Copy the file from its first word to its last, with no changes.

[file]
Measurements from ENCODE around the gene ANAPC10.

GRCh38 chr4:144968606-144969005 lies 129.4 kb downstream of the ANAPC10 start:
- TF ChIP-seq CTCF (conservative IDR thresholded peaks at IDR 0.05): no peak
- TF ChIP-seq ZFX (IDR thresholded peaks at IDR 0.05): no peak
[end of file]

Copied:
Measurements from ENCODE around the gene ANAPC10.

GRCh38 chr4:144968606-144969005 lies 129.4 kb downstream of the ANAPC10 start:
- TF ChIP-seq CTCF (conservative IDR thresholded peaks at IDR 0.05): no peak
- TF ChIP-seq ZFX (IDR thresholded peaks at IDR 0.05): no peak